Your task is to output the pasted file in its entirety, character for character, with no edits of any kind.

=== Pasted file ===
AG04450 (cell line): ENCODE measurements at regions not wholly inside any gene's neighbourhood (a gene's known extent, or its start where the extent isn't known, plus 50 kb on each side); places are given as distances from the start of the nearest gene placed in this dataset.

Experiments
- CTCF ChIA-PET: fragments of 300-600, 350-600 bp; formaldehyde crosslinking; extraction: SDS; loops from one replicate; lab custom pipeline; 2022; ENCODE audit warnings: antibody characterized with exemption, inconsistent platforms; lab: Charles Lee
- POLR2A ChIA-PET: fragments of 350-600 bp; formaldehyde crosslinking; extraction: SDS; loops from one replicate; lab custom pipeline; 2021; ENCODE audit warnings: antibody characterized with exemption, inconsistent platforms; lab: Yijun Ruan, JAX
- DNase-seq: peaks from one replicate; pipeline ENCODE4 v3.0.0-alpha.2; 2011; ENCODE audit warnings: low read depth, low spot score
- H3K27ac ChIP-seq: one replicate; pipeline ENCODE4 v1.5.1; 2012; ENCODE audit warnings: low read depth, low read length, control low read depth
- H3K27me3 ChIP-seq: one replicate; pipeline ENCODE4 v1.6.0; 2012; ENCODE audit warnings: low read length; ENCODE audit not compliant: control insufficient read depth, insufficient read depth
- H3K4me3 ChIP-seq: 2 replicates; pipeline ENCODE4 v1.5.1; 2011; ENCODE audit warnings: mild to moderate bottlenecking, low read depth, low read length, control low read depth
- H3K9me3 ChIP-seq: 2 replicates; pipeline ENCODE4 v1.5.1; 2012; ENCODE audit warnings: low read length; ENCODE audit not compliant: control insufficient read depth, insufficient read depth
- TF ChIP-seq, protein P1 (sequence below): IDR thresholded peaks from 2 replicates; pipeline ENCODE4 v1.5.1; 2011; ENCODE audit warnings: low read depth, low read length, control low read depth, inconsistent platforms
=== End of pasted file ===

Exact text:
AG04450 (cell line): ENCODE measurements at regions not wholly inside any gene's neighbourhood (a gene's known extent, or its start where the extent isn't known, plus 50 kb on each side); places are given as distances from the start of the nearest gene placed in this dataset.

Experiments
- CTCF ChIA-PET: fragments of 300-600, 350-600 bp; formaldehyde crosslinking; extraction: SDS; loops from one replicate; lab custom pipeline; 2022; ENCODE audit warnings: antibody characterized with exemption, inconsistent platforms; lab: Charles Lee
- POLR2A ChIA-PET: fragments of 350-600 bp; formaldehyde crosslinking; extraction: SDS; loops from one replicate; lab custom pipeline; 2021; ENCODE audit warnings: antibody characterized with exemption, inconsistent platforms; lab: Yijun Ruan, JAX
- DNase-seq: peaks from one replicate; pipeline ENCODE4 v3.0.0-alpha.2; 2011; ENCODE audit warnings: low read depth, low spot score
- H3K27ac ChIP-seq: one replicate; pipeline ENCODE4 v1.5.1; 2012; ENCODE audit warnings: low read depth, low read length, control low read depth
- H3K27me3 ChIP-seq: one replicate; pipeline ENCODE4 v1.6.0; 2012; ENCODE audit warnings: low read length; ENCODE audit not compliant: control insufficient read depth, insufficient read depth
- H3K4me3 ChIP-seq: 2 replicates; pipeline ENCODE4 v1.5.1; 2011; ENCODE audit warnings: mild to moderate bottlenecking, low read depth, low read length, control low read depth
- H3K9me3 ChIP-seq: 2 replicates; pipeline ENCODE4 v1.5.1; 2012; ENCODE audit warnings: low read length; ENCODE audit not compliant: control insufficient read depth, insufficient read depth
- TF ChIP-seq, protein P1 (sequence below): IDR thresholded peaks from 2 replicates; pipeline ENCODE4 v1.5.1; 2011; ENCODE audit warnings: low read depth, low read length, control low read depth, inconsistent platforms